Connecticut Families Extra: Parenting prosocial kids

Connecticut Families

When it comes to parenting, there is no one-size-fits all approach.

“We tag team a little, so there might be areas where I’m tougher and areas where she is tougher,” said Gustavo Carlo. 

Gustavo Carlo is a professor of diversity and multicultural studies at the University of Missouri, Columbia. Carlo and his colleagues studied 462 U.S., Mexican teens and preteens to see how they were affected by different parenting styles. 

Past studies, on mostly white families, have shown a style known as authoritative parenting leads to better behaviors.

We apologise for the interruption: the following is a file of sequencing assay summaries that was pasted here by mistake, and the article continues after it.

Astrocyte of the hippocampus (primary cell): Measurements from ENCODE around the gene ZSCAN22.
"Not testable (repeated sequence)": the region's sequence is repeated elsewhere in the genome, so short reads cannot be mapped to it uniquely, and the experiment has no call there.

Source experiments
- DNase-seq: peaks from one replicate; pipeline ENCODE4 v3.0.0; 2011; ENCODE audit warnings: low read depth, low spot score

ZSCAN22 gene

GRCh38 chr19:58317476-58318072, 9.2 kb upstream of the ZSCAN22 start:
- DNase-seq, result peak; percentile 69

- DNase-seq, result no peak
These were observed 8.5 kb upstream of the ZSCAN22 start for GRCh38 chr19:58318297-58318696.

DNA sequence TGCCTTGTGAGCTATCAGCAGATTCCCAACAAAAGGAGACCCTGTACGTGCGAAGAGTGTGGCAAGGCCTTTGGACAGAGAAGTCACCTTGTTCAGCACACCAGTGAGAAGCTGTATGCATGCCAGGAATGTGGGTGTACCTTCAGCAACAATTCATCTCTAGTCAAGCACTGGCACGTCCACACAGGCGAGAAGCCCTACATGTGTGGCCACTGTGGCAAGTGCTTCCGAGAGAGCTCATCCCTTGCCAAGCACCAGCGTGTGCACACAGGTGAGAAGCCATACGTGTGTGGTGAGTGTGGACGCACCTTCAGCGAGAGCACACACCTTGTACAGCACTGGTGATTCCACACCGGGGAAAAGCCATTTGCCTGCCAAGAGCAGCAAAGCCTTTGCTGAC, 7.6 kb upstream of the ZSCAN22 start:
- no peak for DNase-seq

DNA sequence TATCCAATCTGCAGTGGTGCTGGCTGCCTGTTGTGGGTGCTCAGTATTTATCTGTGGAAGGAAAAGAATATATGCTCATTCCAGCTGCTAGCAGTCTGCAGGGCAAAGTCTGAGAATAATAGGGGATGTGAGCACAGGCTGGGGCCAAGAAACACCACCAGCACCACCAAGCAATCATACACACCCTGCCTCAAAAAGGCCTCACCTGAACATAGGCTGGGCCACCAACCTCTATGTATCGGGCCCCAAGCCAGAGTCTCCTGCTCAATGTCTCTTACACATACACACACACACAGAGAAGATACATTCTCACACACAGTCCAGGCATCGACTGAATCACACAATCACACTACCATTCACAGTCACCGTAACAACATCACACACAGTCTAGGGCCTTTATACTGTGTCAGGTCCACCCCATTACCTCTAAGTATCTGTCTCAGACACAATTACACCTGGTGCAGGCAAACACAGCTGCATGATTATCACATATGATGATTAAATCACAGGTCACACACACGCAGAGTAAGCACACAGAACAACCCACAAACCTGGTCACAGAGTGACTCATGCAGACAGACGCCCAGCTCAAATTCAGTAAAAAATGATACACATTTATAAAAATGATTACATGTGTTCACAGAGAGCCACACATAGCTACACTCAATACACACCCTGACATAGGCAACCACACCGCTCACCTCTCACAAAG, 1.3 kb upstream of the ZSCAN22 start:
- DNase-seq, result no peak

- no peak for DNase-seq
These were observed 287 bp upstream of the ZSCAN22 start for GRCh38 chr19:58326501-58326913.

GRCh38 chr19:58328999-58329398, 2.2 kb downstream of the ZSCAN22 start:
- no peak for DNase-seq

“High level of warmth and affection and love, expression of love toward your child, combined with a sort of firmness,” said Carlo.

For Latino families, the researchers found certain parenting styles in fifth grade, predicted prosocial behavior in tenth grade.

What worked best for both Latino moms and dads was the authoritative style but for dads, the no-nonsense style also worked. 

For dads, a no-nonsense parenting style worked best. It is also warm and caring but there are strict consequences for bad behavior, especially useful when children are growing up in dangerous environments. 

“And part of that is because it fosters empathy in their children,” said Carlo. 

Carlo says parents should also talk about expectations with their child from toddlerhood on. Point out examples of kind, generous behavior in books and in movies. 

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